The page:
Alice Leal & Philip Wilson (2023) A tale of two disciplines? Philosophy in/on translation, Perspectives, 31:1, 1-15,
We describe the genesis of this special issue on ‘philosophy in/on translation’: a symposium led to the formation of a successful research group. The interface between philosophy and translation studies has become a fruitful research field, as evidenced by the growing number of conferences and publications. Research into translation and philosophy addresses three topics, as identified by Anthony Pym: what philosophers have said about translation; how translation theorists turn to philosophy to support their ideas; and the translation of philosophical texts. We argue for a fourth link: that, following Derrida, the implications of (un)translatability shape the very notion of philosophy. Five future research directions are mapped in detail: the move beyond the western canon, as the academy engages with the process of decolonisation; epistemic justice, as researchers interrogate and reject Anglophone models; substantive theories of translation that will complement analytical enquiry; the use of translation as a philosophical tool; and the new interface between translator studies and philosophy. We describe in detail the contents of the ten chapters of this special issue and show how the authors both investigate phenomena and provide ways of moving research forward. An exciting time lies ahead for those who work in this interdisciplinary field.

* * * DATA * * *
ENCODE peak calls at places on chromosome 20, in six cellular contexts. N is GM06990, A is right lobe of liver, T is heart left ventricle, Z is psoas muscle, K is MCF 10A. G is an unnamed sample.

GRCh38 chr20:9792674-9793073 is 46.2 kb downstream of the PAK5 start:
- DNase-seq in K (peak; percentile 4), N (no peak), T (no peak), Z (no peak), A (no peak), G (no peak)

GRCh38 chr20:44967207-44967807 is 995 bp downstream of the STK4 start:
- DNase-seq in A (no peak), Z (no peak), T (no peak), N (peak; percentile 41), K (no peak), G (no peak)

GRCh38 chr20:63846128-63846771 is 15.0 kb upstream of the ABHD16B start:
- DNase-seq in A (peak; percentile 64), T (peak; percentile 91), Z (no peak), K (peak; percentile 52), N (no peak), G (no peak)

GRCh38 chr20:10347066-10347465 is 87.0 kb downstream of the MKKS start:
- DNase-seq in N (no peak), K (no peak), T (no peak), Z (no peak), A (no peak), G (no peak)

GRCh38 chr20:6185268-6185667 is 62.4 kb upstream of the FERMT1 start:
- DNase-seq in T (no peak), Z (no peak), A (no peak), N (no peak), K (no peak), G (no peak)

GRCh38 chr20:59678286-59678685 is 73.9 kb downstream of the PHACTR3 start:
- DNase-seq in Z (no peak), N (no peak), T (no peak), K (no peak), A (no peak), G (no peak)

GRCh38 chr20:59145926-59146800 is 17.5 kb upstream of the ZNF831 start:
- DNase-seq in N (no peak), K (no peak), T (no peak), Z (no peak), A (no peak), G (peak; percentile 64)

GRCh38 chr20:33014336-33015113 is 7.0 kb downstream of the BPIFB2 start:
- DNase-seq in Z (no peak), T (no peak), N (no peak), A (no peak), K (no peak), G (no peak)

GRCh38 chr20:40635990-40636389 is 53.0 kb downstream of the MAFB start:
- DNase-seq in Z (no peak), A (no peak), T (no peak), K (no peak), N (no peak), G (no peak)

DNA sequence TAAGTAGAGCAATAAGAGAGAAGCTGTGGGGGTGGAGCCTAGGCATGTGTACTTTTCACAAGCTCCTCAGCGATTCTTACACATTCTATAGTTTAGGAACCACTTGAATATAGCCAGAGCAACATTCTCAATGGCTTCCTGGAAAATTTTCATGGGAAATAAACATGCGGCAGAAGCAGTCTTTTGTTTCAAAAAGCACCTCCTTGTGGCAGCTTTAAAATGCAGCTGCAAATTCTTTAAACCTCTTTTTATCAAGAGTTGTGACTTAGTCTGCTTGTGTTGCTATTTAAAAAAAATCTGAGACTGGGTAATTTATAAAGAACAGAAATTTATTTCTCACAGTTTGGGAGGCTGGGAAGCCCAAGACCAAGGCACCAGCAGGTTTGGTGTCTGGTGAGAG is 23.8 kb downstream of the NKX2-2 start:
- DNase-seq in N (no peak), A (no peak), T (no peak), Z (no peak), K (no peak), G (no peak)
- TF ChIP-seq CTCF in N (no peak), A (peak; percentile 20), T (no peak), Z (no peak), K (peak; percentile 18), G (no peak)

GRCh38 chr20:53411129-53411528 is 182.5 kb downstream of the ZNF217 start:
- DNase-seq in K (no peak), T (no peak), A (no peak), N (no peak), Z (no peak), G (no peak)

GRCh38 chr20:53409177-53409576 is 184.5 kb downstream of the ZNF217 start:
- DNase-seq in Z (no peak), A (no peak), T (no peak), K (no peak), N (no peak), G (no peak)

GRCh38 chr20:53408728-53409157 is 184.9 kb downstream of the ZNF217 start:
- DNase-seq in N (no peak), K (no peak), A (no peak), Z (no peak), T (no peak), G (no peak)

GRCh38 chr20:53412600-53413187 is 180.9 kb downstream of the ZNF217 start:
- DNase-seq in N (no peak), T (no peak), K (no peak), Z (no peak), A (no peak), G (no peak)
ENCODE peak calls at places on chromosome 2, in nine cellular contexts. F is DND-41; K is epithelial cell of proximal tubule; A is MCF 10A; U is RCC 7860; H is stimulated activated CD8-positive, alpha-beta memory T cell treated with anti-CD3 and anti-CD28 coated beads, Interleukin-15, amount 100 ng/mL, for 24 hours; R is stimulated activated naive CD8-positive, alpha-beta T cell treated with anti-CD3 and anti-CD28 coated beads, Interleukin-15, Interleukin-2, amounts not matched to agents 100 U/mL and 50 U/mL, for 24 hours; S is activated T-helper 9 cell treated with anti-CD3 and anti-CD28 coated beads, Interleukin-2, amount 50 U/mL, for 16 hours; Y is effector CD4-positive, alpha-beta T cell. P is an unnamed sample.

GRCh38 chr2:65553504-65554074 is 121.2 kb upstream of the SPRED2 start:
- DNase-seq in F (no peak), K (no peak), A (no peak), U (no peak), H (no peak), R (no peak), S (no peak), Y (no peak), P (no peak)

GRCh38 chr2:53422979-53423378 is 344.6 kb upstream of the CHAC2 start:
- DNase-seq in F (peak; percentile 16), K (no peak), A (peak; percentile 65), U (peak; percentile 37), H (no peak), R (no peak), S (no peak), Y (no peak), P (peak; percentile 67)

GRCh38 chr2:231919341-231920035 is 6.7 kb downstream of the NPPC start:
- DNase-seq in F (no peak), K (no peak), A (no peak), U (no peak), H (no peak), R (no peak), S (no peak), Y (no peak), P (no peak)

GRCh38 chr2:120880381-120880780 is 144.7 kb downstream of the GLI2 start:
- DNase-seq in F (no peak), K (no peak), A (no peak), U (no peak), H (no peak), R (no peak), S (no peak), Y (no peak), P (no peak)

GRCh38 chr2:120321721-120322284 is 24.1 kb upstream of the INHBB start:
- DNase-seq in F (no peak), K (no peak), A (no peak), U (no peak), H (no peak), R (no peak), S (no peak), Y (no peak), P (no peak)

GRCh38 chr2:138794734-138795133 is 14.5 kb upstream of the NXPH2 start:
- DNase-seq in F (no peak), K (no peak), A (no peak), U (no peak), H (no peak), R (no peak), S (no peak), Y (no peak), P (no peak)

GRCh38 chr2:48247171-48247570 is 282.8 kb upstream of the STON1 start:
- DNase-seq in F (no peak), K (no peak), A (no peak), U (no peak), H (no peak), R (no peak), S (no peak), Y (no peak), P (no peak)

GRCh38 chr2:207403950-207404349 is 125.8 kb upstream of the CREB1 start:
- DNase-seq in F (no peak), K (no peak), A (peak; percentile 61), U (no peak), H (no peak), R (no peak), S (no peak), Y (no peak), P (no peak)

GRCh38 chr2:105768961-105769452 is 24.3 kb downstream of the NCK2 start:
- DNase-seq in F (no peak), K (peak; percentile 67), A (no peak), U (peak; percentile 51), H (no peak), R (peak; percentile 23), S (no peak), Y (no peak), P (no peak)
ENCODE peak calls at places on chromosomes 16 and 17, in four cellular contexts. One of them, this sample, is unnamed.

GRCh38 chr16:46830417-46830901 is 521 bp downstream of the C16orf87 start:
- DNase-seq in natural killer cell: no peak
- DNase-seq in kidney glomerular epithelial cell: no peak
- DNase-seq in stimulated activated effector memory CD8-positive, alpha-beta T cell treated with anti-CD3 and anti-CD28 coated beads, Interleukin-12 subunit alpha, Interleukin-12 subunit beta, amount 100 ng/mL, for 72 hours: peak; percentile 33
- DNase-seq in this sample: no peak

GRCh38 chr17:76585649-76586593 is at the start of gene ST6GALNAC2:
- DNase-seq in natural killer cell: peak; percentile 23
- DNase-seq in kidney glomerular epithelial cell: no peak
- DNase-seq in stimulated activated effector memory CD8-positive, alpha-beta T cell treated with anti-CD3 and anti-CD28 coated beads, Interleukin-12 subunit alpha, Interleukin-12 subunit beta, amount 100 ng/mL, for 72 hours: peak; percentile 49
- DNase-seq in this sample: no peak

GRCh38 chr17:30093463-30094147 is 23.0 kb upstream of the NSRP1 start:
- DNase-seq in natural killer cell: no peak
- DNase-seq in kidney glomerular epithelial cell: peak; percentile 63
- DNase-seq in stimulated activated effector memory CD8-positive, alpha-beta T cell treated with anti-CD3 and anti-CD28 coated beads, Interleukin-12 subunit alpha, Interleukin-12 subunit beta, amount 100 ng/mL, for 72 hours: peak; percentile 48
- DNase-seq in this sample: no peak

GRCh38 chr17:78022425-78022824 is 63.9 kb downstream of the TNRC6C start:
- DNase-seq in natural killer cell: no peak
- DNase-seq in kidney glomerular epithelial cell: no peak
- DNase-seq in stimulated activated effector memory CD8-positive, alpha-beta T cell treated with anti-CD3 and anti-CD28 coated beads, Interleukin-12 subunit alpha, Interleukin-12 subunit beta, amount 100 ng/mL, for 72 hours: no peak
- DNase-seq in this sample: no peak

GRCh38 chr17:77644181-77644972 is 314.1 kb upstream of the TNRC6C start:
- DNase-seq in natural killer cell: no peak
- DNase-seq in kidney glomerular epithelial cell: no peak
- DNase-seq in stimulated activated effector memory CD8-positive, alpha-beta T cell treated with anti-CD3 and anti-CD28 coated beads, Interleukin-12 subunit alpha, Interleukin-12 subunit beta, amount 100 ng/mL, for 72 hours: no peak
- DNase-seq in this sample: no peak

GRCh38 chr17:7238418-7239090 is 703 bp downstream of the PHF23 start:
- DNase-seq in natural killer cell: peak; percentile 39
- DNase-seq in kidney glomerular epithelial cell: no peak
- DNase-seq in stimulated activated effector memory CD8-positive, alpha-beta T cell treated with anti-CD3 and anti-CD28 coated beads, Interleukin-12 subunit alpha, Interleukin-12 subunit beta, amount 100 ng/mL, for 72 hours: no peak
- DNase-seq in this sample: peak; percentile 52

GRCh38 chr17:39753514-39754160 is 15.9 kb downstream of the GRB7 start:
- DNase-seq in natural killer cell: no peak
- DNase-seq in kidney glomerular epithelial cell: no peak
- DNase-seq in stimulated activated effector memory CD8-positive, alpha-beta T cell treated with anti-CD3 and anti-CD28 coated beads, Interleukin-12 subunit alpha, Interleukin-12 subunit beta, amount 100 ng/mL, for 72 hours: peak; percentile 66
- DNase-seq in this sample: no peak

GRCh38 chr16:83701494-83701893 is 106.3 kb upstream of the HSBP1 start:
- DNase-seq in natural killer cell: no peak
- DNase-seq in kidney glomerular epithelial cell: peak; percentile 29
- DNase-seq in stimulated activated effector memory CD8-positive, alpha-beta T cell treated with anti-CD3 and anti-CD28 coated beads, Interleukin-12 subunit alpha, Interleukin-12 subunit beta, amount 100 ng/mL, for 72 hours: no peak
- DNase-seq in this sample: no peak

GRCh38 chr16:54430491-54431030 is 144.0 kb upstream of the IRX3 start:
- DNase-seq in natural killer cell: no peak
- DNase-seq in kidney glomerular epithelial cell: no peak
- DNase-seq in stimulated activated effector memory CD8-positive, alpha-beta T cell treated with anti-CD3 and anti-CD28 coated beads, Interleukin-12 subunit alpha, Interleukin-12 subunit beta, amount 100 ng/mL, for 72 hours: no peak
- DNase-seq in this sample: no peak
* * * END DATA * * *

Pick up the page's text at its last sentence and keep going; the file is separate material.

KEYWORDS: philosophy, translation, canon, epistemic justice, translation theory, translator studies